4 Dying Child Nursing Care Plans


Meeting the physical, emotional, and psychosocial need of a dying child is important to support the totally dependent child and grieving family in experiencing the best quality of life possible. The child’s terminal illness and care can affect the whole family, hence, the nurse initial role is to establish rapport in order to build and develop effective communication that assists in alleviating unnecessary fears and anxiety about impending death and supporting anticipatory grieving.

Nursing Care Plans

Nursing care plan for a dying child involves providing substantial and appropriate age-related information about death and dying to allay anxiety, providing optimal pain relief through pharmacological and non-pharmacological methods, assisting the child to move through the stages of awareness and acceptance, and helping the family cope through the stages of grieving.

Here are four (4) nursing care plans (NCP) and nursing diagnosis (NDx) for a dying child:

  1. Acute Pain
  2. Anxiety
  3. Anticipatory Grieving
  4. Dysfunctional Grieving


Nursing Diagnosis

  • Anxiety

May be related to

  • Prognosis
  • Pain
  • Diagnosis, tests, treatments
  • Side effects of medication

Possibly evidenced by

  • States: fear of death, loss of control, loneliness
  • Increased feelings of helplessness and hopelessness
  • Poor prognosis of terminal illness

Desired Outcomes

  • Child and/or parent will verbalize decreased anxiety.
Nursing InterventionsRationale
Assess level of anxiety, fears and concerns, ability to express needs, and how anxiety is manifested.Provides information needed for interventions to alleviate anxiety and enhanced comfort.
Allow the child to rate anxiety level as mild, moderate, severe, or incapacitating.Ranking determines evaluation of improved or worsening anxiety levels.
Encourage expressions of fears and inquires about the terminal stage of illness, answer all questions honestly based on what family has been told about prognosis.Provides an opportunity to vent feelings and fears to reduce anxiety.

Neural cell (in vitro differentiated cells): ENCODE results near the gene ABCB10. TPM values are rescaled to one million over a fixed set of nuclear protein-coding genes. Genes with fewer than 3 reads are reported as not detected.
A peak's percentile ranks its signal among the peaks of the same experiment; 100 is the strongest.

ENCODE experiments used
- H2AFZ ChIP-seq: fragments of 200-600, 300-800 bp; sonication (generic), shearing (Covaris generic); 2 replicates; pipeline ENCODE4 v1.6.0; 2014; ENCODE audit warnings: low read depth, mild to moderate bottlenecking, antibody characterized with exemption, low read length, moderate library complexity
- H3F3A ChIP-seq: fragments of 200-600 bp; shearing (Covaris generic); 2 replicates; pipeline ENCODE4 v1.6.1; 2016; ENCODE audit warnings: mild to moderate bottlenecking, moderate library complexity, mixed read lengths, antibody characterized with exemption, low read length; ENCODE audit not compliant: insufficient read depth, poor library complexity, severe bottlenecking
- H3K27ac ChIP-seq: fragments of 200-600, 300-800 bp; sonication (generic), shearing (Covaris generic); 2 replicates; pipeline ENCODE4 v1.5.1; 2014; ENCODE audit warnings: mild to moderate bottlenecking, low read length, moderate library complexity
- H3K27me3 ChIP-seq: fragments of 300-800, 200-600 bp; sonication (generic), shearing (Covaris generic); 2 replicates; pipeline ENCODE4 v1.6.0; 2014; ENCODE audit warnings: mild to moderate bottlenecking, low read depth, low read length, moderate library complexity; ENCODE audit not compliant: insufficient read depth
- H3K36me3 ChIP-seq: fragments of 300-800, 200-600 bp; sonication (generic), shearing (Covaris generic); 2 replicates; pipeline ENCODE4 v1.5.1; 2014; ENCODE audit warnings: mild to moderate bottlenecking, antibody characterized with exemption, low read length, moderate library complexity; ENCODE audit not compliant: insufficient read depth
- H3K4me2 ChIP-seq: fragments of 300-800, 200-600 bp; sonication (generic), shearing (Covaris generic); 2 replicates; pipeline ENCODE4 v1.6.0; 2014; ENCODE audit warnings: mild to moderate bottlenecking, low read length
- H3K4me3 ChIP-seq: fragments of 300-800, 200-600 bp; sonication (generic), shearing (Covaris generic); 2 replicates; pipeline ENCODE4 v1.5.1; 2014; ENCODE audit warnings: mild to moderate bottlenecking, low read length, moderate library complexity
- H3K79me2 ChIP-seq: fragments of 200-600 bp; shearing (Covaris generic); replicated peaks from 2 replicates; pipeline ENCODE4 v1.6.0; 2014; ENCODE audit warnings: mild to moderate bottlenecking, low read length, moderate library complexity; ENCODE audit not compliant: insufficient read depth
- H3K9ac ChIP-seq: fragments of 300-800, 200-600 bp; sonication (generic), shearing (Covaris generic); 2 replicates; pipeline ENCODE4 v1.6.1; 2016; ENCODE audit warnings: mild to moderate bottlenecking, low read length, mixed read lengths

Allow a family friend to stay with the child or remain with the child during stressful times in the absence of the parents.Promotes comfort of child and provides support during anxious and fearful times.
Assist child and family to identify at least two coping mechanisms to use for coping with anxiety (specify suggestions such as humor, deep breathing, meditation, relaxation, exercise, talking to a spiritual advisor, engage in pleasurable activities).Coping mechanisms help mitigate the stress of anxiety. Humor is not always out of place and may be helpful to diffuse tension if judiciously used.
Provide calm reassurance and kindness, be available to the child at all times as needed for support.Promotes comfort and love of the child to reduce anxiety.
Administer appropriate pain control and
preparation prior to invasive procedures (e.g., application of eutectic mixture of local anesthetics [EMLA] cream prior IV insertion).
Promotes comfort and minimizes  emotional distress related to invasive procedures (action of EMLA).
Orient family members of physical changes in the child as death approach.Prepares them for the changes and recognition of an impending death.
Inform child and parents of all expected
care and activities.
Promotes understanding of physical needs of dying child and limiting activities to those that are essential.
Include child and parents in as much planning and care as possible without
forcing participation.
Promotes interactions and attitude of caring within the family.
Allow parents to communicate to the child
and sit or lie near the child as desired.
Reduces the possibility of added stress for the child; minimizes child’s fear of being alone.
Reassure child and parents that they are
not to hold responsible for illness and its
Lessens fear and guilt brought about by the terminal nature of the illness.
Provide parents and family members contact numbers and means of obtaining information about the child.Provides a source of communication about the child’s condition.

Recommended Resources

Recommended nursing diagnosis and nursing care plan books and resources.

Disclosure: Included below are affiliate links from Amazon at no additional cost from you. We may earn a small commission from your purchase. For more information, check out our privacy policy.


See also

Other recommended site resources for this nursing care plan:

Other nursing care plans for pediatric conditions and diseases:

Paul Martin is a registered nurse with a bachelor of science in nursing since 2007. Having worked as a medical-surgical nurse for five years, he handled different kinds of patients and learned how to provide individualized care to them. Now, his experiences working in the hospital is carried over to his writings to help aspiring students achieve their goals. He is currently working as a nursing instructor and have a particular interest in nursing management, emergency care, critical care, infection control, and public health. As a writer at Nurseslabs, his goal is to impart his clinical knowledge and skills to students and nurses helping them become the best version of themselves and ultimately make an impact in uplifting the nursing profession.